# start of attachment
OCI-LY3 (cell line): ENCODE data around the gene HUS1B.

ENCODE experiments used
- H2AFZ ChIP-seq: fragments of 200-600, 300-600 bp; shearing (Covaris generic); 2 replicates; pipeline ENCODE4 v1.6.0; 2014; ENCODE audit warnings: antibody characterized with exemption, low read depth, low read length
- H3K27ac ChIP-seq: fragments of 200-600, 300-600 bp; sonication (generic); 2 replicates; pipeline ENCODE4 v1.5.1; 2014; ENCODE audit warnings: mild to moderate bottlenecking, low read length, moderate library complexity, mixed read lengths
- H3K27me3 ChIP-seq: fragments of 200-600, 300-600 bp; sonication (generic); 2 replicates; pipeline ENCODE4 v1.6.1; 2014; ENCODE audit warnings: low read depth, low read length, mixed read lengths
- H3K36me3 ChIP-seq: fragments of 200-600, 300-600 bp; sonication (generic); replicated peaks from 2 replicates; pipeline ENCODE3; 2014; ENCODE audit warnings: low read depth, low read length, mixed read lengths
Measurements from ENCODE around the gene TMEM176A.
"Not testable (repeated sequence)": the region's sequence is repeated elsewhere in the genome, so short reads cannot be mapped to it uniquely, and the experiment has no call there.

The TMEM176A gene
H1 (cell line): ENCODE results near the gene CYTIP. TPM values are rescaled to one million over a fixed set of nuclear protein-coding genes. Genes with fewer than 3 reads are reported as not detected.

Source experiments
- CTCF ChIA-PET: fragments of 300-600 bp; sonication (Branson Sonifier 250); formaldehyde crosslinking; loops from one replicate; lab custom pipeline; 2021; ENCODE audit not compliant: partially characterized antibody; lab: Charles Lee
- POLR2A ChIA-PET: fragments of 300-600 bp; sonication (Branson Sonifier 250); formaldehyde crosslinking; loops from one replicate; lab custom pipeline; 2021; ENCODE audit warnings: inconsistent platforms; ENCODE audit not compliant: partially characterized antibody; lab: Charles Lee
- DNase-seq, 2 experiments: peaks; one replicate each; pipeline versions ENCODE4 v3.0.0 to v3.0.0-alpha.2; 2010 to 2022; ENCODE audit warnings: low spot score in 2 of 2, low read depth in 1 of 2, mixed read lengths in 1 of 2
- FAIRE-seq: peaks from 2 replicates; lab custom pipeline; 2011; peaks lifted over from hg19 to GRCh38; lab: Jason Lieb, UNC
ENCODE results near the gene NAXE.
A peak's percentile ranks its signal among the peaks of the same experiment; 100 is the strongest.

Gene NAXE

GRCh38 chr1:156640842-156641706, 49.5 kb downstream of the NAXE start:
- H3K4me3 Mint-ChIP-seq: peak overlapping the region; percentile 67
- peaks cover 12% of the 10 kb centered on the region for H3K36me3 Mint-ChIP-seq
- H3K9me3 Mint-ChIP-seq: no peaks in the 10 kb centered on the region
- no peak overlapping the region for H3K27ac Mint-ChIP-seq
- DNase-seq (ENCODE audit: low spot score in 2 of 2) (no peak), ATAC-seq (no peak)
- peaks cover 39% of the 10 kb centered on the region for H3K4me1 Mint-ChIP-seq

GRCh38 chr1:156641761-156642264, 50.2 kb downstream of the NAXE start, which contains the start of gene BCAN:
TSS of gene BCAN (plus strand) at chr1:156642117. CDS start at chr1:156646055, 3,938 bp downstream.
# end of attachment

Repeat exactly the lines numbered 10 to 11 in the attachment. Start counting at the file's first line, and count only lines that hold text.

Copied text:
H1 (cell line): ENCODE results near the gene CYTIP. TPM values are rescaled to one million over a fixed set of nuclear protein-coding genes. Genes with fewer than 3 reads are reported as not detected.

Source experiments